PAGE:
Chapter 2 - Catching Up
Lane walked beside Karla as they left the hardware store and turned up a path woven with tree roots and weed clumps as familiar as the pattern in an old hallway rug. Their arms brushed one another’s until finally, Lane blurted out, “Old Putty Face quit working at the gas station.”
“Why? Something happen to him?” Karla frowned.
“Don’t know for sure. Someone said he had another stroke and his face went from bad to worse. My mom said he couldn’t use his arm very well anymore.”
“It’s so sad,” Karla sighed.
“Maybe he just couldn’t deal with Tim and Nate’s
teasing anymore,” Lane whacked at a bush. “Or, maybe he’s dead.”
“Lane! Why’d you say that?” Karla stopped.
“I don’t know,” Lane suddenly felt awkward. ”Let’s just change the subject.”
Karla glanced ahead and swatted at a bug, “You brought it up!”
Lane wiped the sweat from her upper lip as they walked on and looked over at her friend. Lane could see, in that moment, all the unfolding beauty Darren saw when he had eyed Karla earlier. Her exotic face had smooth skin, and her full alluring mouth, boys always seemed to like, whether they knew why or not.
“So, what’s up with you and Darren?” Karla asked brightly, “You’re hangin’ out with him I see.” It was as if Karla knew her thoughts.
“Awe no. Not true. I just bumped into him in the hardware store.”
“So, you haven’t hooked up with him other than that?” Karla swept her hair off her neck.
“No, not really. I mean I’ve seen him around and we say ‘hi.’” Lane answered, feeling somehow very childish.
“Lane! You’ve got to come on to him a little. Otherwise...”
“...how will he know?” Lane finished, crossing her eyes.
“Well, not just that. Some girl will come along and do it for you! Definitely when school starts,” Karla added as matter-of-factly as a newscaster.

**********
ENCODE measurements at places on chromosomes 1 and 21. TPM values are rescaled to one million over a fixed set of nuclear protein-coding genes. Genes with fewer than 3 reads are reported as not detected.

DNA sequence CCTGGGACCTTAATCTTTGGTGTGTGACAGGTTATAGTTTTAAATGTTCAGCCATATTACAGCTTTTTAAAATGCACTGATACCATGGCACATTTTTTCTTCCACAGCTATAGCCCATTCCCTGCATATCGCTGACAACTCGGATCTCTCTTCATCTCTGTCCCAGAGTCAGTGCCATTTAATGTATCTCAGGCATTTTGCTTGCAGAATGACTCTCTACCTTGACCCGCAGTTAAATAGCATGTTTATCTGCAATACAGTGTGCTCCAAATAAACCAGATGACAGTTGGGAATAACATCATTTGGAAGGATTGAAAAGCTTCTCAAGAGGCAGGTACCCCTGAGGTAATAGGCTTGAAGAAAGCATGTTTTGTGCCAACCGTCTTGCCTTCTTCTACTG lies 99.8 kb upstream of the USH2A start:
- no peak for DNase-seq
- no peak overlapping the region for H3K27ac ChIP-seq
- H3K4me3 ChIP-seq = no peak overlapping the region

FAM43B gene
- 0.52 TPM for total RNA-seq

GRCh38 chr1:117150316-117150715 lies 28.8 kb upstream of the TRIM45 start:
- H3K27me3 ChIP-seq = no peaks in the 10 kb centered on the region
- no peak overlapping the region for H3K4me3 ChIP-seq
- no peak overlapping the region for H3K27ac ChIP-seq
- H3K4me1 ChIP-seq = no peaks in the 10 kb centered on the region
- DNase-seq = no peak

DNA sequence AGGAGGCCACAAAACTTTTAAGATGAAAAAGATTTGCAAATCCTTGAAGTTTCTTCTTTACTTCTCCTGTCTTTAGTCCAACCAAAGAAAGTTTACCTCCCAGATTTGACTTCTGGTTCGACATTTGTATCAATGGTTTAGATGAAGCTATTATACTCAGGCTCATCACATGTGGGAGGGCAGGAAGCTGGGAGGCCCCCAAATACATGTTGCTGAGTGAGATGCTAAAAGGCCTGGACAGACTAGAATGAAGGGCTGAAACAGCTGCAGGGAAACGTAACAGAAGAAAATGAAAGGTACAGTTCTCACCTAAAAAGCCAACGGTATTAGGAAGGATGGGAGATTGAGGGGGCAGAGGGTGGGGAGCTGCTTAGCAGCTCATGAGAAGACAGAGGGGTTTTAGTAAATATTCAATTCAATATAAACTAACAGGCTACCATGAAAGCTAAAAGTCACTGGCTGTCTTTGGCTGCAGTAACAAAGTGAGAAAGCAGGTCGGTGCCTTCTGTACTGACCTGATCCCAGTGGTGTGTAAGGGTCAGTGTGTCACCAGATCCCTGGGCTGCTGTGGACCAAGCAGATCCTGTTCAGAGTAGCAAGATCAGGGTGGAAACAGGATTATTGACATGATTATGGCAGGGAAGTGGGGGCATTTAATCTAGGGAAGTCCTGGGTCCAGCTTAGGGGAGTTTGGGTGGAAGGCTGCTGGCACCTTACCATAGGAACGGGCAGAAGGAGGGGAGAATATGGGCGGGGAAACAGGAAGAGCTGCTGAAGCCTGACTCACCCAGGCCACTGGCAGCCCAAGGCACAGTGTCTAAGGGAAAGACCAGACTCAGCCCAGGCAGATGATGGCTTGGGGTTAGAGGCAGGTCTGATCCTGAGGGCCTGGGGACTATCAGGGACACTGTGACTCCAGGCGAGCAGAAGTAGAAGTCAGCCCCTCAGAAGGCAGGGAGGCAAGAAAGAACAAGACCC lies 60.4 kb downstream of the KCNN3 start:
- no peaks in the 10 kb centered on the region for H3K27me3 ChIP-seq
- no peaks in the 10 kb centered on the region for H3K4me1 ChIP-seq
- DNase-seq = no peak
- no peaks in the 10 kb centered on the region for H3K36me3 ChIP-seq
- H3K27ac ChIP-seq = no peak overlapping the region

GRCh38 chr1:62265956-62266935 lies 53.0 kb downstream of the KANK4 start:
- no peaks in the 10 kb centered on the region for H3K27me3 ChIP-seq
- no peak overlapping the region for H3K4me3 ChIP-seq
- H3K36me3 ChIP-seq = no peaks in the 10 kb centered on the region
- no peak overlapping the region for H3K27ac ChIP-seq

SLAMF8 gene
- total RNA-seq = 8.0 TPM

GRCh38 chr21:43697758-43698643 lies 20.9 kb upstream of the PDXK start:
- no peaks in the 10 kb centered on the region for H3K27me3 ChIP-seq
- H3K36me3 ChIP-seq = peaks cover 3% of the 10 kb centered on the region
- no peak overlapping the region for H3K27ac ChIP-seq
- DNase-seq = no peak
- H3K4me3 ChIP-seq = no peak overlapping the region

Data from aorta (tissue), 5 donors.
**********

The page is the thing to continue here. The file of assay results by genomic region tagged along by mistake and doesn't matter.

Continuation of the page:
Lane slowed then nodded in agreement, “What do you think of Darren now?”
“What do you mean?” Karla slowed down too. “Do I think he’s cute now? Well, more than a year ago.”
“Definitely,” Lane smiled. “Do you think he has any idea that I really, you know...”
“Like him?” Karla glanced her way. “No, I think he’s totally clueless.”
“I’m so off his radar,” Lane laughed.
She began to swing the toilet plunger, the bag flying off on the fourth arc. She dropped back, crouched, and swung the plunger hard, like a bat this time. Karla ran ahead to catch the phantom ball, which made Lane run as if she had connected with the same ball. She tagged a parked car and then a tree, creating her own softball diamond.
Karla yelled, “It’s a double, folks!” They both grinned.
“Remember when you did that for real, and drove in two runs for our win against Taft?” Lane smiled as she caught up with Karla.
“Duh! I doubt if I could do it now. I’m totally rusty.”
“That’s why you need to practice right away. We have
only two games until playoffs,” Lane pulled her tank top away from her damp midriff. “We slumped after you left.”
“I’m going to try. Not promising anything,” Karla wagged her finger.
They turned into Lane’s front walkway lined with blue, pink, and mauve hydrangea, but it was the smell of fresh cut fruit that they noticed as Lane opened the door.
“I smell pineapple or something. Yum.” Karla dabbed her forehead.